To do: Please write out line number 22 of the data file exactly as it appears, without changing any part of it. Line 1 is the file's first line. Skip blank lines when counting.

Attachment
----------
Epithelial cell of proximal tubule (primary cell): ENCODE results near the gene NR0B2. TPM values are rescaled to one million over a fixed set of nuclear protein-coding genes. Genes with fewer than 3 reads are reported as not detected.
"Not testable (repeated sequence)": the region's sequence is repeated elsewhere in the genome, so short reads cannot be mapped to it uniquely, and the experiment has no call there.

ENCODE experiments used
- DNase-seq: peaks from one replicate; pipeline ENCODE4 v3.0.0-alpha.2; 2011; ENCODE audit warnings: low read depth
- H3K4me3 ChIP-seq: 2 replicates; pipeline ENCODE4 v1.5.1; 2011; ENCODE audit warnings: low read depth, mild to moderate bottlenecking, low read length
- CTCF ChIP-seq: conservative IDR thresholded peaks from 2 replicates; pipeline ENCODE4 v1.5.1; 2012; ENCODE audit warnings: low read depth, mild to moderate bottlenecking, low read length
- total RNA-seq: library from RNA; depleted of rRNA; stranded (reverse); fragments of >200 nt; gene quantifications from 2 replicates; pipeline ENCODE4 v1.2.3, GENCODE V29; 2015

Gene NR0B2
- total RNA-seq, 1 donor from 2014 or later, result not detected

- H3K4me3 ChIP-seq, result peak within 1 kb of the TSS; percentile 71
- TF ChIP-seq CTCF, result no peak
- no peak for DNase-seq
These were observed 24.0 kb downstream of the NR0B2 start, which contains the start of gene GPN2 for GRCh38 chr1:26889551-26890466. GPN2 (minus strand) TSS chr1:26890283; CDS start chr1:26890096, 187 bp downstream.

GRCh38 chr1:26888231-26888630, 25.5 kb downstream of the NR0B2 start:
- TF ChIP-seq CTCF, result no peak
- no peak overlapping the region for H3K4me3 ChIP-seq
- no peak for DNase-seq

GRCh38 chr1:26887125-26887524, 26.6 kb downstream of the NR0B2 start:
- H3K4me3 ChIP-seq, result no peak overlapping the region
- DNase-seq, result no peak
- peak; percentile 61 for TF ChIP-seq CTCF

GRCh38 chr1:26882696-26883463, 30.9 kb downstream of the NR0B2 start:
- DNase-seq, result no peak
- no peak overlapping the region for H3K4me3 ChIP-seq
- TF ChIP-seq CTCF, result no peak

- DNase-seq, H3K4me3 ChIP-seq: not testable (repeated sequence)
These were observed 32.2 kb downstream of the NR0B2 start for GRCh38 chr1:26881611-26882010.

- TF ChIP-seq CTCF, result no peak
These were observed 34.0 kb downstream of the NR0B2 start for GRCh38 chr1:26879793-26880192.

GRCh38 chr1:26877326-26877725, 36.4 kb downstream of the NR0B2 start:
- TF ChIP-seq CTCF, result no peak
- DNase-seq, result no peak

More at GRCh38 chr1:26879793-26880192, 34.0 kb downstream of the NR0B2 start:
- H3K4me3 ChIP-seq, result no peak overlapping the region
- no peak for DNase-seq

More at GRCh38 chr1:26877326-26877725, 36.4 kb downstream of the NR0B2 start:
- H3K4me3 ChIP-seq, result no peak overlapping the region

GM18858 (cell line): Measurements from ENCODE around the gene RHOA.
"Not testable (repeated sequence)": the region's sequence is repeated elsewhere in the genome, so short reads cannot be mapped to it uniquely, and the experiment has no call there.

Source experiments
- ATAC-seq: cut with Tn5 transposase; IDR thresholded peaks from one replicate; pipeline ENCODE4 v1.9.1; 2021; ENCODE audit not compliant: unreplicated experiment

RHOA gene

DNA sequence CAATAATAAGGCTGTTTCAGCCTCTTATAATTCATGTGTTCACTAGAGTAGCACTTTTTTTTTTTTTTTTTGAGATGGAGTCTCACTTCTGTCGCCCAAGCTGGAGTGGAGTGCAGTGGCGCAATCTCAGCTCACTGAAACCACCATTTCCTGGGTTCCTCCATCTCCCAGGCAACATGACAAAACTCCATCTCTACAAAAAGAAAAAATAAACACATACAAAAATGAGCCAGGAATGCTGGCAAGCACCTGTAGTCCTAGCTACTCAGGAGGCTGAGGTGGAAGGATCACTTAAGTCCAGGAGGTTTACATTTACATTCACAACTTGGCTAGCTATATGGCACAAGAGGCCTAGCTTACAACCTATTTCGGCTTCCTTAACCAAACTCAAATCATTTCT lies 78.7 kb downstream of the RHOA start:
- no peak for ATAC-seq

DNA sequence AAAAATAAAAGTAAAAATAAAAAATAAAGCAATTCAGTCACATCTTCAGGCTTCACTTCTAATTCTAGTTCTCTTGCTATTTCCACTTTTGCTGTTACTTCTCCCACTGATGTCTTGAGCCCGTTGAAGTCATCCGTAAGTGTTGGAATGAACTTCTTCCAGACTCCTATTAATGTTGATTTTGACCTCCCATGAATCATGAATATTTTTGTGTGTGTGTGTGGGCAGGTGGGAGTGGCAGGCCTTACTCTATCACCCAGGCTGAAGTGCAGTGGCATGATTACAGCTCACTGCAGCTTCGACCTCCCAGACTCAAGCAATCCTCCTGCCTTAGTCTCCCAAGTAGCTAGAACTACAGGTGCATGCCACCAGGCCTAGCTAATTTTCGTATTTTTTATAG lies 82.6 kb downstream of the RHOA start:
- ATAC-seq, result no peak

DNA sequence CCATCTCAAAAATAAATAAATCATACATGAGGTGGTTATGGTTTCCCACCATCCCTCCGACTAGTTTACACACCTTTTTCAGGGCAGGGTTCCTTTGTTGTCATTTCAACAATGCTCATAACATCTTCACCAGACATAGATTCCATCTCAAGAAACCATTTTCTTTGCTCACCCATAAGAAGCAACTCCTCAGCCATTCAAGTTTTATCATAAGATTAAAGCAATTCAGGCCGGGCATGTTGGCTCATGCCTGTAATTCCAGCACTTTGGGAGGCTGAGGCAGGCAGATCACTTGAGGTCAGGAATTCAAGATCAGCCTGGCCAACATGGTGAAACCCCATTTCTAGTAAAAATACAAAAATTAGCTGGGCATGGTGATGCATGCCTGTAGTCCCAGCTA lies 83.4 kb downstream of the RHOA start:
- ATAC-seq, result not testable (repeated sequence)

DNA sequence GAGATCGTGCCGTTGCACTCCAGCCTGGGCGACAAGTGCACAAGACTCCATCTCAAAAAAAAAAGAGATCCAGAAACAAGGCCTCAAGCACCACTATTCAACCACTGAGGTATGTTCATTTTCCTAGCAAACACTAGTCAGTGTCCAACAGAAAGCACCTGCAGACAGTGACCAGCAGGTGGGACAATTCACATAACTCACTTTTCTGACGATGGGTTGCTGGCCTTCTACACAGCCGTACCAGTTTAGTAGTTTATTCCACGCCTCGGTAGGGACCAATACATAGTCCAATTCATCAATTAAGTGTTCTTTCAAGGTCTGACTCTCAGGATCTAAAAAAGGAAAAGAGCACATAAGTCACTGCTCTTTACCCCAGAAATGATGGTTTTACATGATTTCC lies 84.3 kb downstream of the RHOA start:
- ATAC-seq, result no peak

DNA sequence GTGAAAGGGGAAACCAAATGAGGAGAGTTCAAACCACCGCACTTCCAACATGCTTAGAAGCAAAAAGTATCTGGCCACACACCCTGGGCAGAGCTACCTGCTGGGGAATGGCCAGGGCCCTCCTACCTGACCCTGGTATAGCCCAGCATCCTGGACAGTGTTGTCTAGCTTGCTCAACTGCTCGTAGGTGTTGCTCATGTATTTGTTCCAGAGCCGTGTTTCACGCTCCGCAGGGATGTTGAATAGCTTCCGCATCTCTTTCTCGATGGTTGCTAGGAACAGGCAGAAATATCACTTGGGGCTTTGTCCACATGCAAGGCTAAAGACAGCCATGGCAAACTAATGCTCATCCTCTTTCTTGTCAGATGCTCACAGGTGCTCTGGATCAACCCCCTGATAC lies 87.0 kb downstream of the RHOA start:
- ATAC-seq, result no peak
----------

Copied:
GRCh38 chr1:26882696-26883463, 30.9 kb downstream of the NR0B2 start: